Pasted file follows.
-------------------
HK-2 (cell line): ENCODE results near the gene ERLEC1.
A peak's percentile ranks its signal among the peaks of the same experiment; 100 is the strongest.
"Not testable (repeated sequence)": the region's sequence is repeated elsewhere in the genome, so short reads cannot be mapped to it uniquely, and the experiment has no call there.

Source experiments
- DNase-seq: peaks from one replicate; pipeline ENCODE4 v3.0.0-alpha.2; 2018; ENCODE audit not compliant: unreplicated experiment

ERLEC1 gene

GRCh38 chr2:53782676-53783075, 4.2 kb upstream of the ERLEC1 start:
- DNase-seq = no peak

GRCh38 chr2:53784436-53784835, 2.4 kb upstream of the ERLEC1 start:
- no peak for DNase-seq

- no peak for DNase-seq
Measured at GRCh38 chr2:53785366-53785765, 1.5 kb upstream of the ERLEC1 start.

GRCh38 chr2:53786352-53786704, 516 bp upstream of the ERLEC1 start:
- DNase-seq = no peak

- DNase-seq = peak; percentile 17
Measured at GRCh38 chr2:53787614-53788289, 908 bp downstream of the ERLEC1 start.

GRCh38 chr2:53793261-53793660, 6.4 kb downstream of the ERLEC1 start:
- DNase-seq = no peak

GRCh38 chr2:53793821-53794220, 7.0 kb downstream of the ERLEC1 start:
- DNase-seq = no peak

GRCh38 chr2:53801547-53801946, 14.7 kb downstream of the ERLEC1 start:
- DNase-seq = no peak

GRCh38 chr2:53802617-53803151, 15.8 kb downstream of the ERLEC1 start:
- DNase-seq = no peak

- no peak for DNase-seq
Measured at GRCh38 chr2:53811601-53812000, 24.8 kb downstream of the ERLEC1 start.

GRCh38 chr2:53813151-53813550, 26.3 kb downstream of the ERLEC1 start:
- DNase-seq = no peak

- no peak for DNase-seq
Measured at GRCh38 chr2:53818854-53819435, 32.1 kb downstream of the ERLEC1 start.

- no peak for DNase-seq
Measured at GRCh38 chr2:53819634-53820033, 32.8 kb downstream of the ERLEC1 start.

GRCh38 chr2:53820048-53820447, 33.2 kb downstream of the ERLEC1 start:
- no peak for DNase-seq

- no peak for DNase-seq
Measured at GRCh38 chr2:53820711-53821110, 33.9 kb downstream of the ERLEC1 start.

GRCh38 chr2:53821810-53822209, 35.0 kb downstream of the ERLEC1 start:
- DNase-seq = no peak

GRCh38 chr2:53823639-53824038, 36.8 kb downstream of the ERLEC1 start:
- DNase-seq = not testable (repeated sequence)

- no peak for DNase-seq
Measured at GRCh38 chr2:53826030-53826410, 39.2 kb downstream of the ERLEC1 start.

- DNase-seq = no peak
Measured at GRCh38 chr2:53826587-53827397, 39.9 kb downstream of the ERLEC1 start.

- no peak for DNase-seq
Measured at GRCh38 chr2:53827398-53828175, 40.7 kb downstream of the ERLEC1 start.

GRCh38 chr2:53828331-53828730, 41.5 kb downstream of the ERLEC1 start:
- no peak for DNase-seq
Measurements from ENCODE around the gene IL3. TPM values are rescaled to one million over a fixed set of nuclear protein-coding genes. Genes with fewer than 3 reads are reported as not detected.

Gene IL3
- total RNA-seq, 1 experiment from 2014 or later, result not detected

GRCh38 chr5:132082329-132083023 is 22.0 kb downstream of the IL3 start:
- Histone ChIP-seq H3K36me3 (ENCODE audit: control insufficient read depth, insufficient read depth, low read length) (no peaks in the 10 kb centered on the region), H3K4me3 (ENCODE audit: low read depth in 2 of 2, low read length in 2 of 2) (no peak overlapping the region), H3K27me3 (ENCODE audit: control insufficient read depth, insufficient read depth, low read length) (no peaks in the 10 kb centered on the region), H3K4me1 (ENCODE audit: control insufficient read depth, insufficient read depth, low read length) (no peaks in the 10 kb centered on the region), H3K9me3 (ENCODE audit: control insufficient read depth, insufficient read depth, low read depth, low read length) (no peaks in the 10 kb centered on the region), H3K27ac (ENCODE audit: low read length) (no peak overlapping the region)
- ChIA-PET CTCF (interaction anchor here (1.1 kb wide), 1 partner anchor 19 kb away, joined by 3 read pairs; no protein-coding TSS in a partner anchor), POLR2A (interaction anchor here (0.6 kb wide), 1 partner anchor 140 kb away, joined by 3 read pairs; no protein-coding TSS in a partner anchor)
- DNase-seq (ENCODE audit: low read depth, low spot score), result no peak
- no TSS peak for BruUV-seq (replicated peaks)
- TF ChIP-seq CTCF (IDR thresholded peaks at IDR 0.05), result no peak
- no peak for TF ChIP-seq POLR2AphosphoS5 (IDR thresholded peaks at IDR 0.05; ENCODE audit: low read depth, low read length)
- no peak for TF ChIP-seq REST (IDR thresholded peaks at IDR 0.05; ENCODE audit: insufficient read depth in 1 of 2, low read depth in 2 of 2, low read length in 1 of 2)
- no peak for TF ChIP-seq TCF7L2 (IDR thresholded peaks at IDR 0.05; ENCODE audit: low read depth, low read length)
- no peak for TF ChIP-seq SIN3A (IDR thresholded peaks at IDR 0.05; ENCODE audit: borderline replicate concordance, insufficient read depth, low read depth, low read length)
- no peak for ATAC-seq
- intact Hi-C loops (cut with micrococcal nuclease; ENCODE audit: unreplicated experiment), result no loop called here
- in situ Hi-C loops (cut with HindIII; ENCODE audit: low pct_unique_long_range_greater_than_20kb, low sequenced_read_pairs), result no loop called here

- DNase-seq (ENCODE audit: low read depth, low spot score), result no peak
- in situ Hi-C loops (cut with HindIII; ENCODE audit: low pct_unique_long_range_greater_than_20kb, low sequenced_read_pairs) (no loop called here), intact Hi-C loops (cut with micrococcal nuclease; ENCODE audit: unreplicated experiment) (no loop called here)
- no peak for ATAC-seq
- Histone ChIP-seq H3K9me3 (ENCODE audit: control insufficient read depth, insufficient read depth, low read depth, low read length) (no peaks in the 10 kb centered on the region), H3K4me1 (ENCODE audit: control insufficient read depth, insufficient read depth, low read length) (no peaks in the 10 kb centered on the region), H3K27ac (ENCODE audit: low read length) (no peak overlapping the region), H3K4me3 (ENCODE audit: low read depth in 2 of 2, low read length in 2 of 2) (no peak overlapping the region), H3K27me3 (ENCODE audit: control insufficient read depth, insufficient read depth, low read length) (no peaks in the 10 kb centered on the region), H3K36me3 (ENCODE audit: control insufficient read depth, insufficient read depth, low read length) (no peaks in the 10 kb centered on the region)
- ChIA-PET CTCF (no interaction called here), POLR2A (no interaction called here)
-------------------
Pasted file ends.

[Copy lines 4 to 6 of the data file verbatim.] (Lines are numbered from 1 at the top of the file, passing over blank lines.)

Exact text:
Source experiments
- DNase-seq: peaks from one replicate; pipeline ENCODE4 v3.0.0-alpha.2; 2018; ENCODE audit not compliant: unreplicated experiment

ERLEC1 gene